Such urgency was an ugly thing to perceive. The wheels of the hansom cab had set off a hundred miniature thunderclaps, one from every paving stone. The coachman’s face was smeared with contempt for everything that was not greater speed. Even the horses seemed dissatisfied by the cab’s progress through the busy market street. From the window of my garret, I watched the conveyance snort and shove its way through filthy urchins offering squash, melons, puppies. The smells of the fares on offer filled my senses but today was not a day for leisurely commerce, if this was the man I was expecting.
The hansom barreled toward the entrance to the inn, and a man leapt out. A cloud of coins flew over his shoulder as he disappeared from my view. Just seconds later I could make out his crazed footsteps below, climbing the four steep flights of stairs to my room. With each successive THWONK the end drew closer. I turned from the window and awaited the aftermath of this awful crescendo.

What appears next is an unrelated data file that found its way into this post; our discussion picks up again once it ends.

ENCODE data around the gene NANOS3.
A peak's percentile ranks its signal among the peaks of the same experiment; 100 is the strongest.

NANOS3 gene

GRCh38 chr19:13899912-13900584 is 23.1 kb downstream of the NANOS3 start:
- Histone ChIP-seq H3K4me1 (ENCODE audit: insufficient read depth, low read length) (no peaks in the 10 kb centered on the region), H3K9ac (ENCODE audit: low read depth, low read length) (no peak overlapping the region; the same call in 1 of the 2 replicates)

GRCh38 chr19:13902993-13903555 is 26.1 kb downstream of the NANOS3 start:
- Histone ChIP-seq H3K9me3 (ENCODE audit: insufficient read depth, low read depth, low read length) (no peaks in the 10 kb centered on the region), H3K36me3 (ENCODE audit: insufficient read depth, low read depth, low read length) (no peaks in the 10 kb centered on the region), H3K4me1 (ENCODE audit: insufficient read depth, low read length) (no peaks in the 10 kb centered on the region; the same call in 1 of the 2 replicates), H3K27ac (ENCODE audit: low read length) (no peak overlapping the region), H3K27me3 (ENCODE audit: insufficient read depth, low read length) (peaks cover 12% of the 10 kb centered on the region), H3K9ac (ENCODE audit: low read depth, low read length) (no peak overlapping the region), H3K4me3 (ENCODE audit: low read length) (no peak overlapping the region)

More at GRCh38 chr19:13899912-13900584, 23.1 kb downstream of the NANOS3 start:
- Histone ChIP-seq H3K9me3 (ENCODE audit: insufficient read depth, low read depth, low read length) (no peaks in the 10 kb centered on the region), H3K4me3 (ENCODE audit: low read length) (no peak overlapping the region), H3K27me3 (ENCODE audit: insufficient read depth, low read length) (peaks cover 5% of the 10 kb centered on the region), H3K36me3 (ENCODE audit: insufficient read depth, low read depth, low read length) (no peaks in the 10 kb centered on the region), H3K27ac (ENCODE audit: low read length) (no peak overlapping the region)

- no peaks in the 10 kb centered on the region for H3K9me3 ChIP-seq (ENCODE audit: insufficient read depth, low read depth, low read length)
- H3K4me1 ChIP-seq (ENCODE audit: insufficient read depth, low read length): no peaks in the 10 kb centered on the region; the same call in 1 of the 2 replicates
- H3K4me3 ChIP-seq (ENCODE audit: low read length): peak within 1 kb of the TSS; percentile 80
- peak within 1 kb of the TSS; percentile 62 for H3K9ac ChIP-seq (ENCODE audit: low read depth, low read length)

The panting messenger, the whites of his eyes flashing like a blade, gasped for air. He wiped his mouth with the sleeve of his greatcoat, and unburdened himself at last.
“Sometimes,” he snarled, “I change my passwords on websites just to get an e-mail from someone.”